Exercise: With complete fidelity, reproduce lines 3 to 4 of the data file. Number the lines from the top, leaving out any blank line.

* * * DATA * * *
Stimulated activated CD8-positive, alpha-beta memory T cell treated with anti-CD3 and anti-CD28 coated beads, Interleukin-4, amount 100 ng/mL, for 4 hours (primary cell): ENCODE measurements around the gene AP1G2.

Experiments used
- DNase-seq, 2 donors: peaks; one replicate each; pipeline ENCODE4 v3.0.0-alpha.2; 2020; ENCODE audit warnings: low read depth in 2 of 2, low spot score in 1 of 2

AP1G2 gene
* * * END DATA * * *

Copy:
- DNase-seq, 2 donors: peaks; one replicate each; pipeline ENCODE4 v3.0.0-alpha.2; 2020; ENCODE audit warnings: low read depth in 2 of 2, low spot score in 1 of 2

AP1G2 gene